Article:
A collaboration of researchers from HRL, CalTech, and UC Irvine have created the new world's lightest material--some 100 times lighter than styrofoam. It's even lighter than aerogel, one of our favorite ultralight materials.
The material is a micro-lattice in structure, with the 0.01 percent of the material that's solid consisting of hollow tubes that are only 100 nanometers thick. It's rated at a density of 0.9 mg/cc, lighter than even the lightest aerogels, which have only achieved 1.1 mg/cc. It's also extraordinarily strong and shock-absorbent, thanks to all that air: it can compress by 50 percent and completely recover its shape, highly unusual for a material that is essentially metallic. It was actually inspired by architectural structures rather than other ultralight materials--the team looked to the Golden Gate Bridge and the Eiffel Tower to see how those structures are so light and yet so strong.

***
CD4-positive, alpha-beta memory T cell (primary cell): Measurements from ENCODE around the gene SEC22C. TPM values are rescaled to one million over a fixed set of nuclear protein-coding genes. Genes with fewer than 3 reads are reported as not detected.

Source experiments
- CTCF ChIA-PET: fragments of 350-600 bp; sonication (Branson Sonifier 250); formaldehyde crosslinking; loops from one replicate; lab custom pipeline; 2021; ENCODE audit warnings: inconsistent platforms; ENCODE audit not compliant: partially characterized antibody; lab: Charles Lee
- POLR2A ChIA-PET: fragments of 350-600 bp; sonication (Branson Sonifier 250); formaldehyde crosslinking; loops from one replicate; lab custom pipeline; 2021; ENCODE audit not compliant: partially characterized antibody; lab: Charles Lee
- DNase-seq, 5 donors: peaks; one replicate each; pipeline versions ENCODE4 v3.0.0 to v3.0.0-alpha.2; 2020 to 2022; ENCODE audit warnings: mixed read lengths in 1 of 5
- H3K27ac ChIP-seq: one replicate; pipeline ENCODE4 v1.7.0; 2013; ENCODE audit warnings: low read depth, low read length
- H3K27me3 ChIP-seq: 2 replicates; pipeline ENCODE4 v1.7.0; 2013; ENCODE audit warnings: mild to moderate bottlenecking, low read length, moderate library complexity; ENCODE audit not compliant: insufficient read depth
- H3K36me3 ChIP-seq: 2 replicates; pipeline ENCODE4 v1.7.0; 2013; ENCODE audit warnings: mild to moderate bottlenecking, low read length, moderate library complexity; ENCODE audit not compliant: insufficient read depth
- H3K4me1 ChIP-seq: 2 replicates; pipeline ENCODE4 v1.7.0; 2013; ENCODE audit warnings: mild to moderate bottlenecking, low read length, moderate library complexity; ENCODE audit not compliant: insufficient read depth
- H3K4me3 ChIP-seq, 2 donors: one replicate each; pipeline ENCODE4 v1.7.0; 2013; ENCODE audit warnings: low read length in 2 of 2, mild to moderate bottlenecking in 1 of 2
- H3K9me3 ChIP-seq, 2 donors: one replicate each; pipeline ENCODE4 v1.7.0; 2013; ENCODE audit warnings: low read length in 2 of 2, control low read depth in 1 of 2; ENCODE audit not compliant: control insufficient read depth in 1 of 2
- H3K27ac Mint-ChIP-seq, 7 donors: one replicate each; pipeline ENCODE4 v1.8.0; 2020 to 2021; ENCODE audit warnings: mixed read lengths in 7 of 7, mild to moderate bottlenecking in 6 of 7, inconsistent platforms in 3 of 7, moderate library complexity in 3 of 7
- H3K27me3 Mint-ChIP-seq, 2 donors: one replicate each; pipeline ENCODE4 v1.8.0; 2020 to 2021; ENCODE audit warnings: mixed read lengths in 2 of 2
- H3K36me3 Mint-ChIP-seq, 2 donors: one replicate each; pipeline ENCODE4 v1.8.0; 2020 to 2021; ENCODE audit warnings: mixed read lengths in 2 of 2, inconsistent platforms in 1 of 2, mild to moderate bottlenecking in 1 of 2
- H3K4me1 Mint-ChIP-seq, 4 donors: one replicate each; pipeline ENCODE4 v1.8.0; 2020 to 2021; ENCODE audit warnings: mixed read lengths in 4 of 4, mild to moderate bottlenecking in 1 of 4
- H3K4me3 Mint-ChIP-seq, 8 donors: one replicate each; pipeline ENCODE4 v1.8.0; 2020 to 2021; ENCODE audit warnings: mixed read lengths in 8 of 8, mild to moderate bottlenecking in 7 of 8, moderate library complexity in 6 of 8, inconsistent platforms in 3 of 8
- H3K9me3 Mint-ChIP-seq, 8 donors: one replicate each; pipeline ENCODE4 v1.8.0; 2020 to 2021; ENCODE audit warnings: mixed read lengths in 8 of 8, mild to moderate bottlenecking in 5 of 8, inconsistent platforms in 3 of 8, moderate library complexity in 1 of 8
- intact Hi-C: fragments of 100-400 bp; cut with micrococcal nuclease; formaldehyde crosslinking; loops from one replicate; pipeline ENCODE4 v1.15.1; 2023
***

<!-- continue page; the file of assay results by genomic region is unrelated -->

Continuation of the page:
The project was undertaken for, who else, DARPA, which says it could be used for products ranging from battery electrodes to energy damping in addition to insulation, the main use for prior lightweight champ aerogel.